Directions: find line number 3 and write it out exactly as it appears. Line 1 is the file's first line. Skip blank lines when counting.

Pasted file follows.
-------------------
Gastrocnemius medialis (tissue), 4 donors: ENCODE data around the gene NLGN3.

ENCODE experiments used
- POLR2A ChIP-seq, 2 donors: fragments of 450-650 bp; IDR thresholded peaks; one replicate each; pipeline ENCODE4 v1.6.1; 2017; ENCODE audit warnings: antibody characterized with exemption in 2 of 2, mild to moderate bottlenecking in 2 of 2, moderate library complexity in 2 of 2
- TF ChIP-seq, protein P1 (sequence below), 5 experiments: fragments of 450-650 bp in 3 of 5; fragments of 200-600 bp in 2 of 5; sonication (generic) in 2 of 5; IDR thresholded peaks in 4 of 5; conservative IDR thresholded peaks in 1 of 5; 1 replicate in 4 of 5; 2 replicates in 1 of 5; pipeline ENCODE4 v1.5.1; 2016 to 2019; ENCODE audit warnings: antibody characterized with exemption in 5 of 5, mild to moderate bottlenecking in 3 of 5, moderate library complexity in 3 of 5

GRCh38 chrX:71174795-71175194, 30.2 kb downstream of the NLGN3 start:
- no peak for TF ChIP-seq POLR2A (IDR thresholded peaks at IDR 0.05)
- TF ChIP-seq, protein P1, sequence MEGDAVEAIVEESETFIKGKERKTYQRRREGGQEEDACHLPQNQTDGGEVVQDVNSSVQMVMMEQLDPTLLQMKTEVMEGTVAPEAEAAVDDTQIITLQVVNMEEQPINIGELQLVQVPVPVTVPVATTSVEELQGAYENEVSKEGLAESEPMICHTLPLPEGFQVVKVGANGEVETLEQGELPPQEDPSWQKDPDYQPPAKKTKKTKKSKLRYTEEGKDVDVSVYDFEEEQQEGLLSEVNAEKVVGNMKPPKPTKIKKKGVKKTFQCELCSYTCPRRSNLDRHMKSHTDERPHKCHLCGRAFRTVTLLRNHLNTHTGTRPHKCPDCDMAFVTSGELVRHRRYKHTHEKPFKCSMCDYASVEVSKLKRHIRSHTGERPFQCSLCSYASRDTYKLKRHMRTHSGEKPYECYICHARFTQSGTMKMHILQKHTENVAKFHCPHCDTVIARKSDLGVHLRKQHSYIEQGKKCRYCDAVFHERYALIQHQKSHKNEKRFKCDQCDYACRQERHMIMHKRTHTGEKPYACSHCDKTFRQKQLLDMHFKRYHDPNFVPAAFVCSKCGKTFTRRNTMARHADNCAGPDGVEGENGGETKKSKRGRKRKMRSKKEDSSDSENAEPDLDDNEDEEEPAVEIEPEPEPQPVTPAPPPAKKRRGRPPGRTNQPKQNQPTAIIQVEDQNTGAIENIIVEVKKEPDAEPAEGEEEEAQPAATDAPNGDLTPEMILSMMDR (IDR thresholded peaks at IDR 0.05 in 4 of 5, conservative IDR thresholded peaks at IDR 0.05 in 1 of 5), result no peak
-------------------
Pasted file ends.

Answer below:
- POLR2A ChIP-seq, 2 donors: fragments of 450-650 bp; IDR thresholded peaks; one replicate each; pipeline ENCODE4 v1.6.1; 2017; ENCODE audit warnings: antibody characterized with exemption in 2 of 2, mild to moderate bottlenecking in 2 of 2, moderate library complexity in 2 of 2